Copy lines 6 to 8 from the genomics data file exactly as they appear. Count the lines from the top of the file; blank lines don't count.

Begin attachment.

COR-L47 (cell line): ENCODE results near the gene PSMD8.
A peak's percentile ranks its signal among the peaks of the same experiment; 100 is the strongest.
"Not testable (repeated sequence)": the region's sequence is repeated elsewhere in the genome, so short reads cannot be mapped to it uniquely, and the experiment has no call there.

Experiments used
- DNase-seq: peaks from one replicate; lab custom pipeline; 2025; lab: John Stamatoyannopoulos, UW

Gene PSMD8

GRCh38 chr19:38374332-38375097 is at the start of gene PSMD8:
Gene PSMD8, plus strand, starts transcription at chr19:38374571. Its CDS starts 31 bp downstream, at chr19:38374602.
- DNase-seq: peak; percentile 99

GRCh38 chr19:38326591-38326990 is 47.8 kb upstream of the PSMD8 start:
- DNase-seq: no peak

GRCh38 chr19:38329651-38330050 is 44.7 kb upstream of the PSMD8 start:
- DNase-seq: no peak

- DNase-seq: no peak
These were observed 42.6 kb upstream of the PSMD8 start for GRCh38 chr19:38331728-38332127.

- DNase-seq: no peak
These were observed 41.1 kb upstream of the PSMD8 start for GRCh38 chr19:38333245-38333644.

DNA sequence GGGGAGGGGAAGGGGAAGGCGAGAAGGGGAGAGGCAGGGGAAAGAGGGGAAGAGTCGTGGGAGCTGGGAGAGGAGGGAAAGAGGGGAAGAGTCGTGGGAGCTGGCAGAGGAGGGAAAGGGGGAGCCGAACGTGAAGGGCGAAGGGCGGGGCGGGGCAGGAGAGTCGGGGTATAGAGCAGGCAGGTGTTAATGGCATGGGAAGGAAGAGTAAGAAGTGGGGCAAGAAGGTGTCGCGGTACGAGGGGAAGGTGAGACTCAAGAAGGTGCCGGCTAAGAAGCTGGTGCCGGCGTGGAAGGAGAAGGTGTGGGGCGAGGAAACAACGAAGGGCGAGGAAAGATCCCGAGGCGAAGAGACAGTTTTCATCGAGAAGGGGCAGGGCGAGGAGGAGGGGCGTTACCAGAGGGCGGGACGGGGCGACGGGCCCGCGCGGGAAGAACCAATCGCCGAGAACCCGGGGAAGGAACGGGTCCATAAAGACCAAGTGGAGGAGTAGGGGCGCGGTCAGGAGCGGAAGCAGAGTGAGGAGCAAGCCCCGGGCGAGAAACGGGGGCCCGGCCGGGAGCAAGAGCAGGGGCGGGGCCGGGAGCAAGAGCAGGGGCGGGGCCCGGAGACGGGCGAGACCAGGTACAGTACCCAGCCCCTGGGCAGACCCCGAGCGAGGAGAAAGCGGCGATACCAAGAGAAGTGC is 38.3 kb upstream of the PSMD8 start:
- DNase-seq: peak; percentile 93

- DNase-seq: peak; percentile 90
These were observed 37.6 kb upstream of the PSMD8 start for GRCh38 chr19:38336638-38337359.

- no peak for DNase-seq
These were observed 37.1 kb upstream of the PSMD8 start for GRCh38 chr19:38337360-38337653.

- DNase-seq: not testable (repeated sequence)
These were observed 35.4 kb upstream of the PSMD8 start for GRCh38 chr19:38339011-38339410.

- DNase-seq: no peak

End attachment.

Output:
Gene PSMD8

GRCh38 chr19:38374332-38375097 is at the start of gene PSMD8:
Gene PSMD8, plus strand, starts transcription at chr19:38374571. Its CDS starts 31 bp downstream, at chr19:38374602.